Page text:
Dirt and sweat included
LEADVILLE ” Clothed in flannel and denim under the brim of a cowboy hat, George Webster is one of the few remaining icons of the West. He may seem like the stable-savvy grandpa you never had, but next in line behind his real family are his horses.
“My horses are my children,” he said, and as he flips through his photo album, it’s obvious. The worn book is overflowing with shots of Squirrel and Spot, Ranger and Wonky, names and manes he can recall like most people remember family vacations.
Nine years ago, when Webster started working at Bill’s Sports Shop in Leadville, he began offering trail rides through his private stables.
Texans Debbie and David Hithtower and their children, Lauren and Ryan, discovered Webster’s rides three years ago during their summer vacation to Leadville.
“If you want to get your hands dirty and saddle up, this is the place to go,” David said. They had gone through other outfitters ” many twice as expensive ” and arrived at ranches just to walk up on a platform, mount the horse and go, he said. Webster gave them the entire experience, dirt and sweat included.
Riders arrive at George’s Wild West Ranch, about eight miles outside of town, to find dozens of horses grazing in the field. A pistol shot snaps them to attention and leaves a cloud of dust in the field as they all gallop toward the gate.
Once Webster halters the horses for the day’s ride, each rider walks a horse to the corral and ties it up to be brushed. Even if you don’t know how to saddle a horse, you’ll be busy carrying tack from the trailer to the horses.
Webster may not let you cinch the saddle, but he will make sure you pay attention as he guides you through the steps. If you come in as a city slicker, you’ll at least leave with a little ranch-hand know-how.
An hour or two later, after the horses are geared up, you can finally mount and revisit your childhood by pretending to be a cowboy on the range. Several miles down the trail, the only sound you hear is the steady thud of hooves on packed dirt and the squeak of saddle leather beneath you.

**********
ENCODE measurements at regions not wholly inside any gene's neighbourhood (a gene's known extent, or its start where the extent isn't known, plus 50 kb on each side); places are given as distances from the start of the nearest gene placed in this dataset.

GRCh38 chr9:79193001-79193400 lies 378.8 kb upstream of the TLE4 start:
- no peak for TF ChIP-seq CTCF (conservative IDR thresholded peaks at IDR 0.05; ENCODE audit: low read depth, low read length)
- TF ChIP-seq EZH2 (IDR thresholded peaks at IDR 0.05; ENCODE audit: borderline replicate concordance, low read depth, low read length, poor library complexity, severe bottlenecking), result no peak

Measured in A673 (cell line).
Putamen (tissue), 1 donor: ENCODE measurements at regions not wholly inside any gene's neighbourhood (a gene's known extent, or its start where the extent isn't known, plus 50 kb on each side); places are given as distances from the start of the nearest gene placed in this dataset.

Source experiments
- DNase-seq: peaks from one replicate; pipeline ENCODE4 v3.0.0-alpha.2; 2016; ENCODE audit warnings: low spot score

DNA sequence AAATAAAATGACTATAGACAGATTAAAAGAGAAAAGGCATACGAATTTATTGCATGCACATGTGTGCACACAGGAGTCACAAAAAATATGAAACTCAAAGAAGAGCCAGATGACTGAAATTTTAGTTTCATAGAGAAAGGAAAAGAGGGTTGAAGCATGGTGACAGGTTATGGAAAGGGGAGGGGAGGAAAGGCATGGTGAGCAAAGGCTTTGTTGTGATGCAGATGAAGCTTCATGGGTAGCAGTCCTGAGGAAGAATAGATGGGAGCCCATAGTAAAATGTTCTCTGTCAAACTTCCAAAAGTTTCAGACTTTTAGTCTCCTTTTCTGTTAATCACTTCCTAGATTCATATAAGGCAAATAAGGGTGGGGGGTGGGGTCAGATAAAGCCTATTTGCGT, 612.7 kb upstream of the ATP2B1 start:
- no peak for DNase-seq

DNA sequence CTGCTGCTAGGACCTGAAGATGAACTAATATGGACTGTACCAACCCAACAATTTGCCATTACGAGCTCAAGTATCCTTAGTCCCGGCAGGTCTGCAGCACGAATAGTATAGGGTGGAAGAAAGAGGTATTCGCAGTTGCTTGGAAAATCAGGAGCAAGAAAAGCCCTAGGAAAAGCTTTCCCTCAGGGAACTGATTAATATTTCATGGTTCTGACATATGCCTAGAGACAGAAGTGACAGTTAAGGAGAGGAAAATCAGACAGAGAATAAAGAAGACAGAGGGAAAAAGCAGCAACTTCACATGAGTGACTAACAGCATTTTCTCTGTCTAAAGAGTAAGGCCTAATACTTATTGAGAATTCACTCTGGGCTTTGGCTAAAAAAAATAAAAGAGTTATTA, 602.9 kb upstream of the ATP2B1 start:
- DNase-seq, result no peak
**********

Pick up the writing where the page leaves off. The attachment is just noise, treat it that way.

Riding through the woods, with no signs of civilization, you’re transported back to a time before SUVs and drive-thrus, when hoof-trodden trails were the only highways.
Webster, who was born and raised in Leadville, offers a wealth of information as a tour guide.
He remembers when brawls ruled the bars and Vail was just a piece of skiable real estate. He can point out Mount Elbert and Mount Massive, 14,000-foot landmarks that have always been his backyard, with a wave of familiarity.
A cowboy hat ” what else ” shields Webster’s steel blue eyes as he remembers the first pony he had as a boy. His dad had to sell it after it bucked George into a truck.
“It didn’t deter me,” he said from behind a bushy white beard. He began buying horses again in 1972 and has owned them ever since. “I respect horses, I don’t fear them.”
And they seem to respect him in return. Webster reigns over his stock with the gentle command of a father and the sense of humor of an old friend.
You return to the ranch several hours after you set out and dismount with tight quads and aching knees.
Like Billy Crystal, you’re a cowboy today and you’ll be walking funny tomorrow, but first you have to help Webster unsaddle and unbridle the horses.
Before they’re turned to pasture, he rewards them each with a sack of oats, like repaying a child with a candy bar after a well-behaved trip to the store.
As you waddle back to town, you’re stuck with the iconic image of Webster, sauntering down the mountain trail on Big Red, sharing the history and tradition of the West with everyone who rides behind him.
Brooke Bates can be reached at email@example.com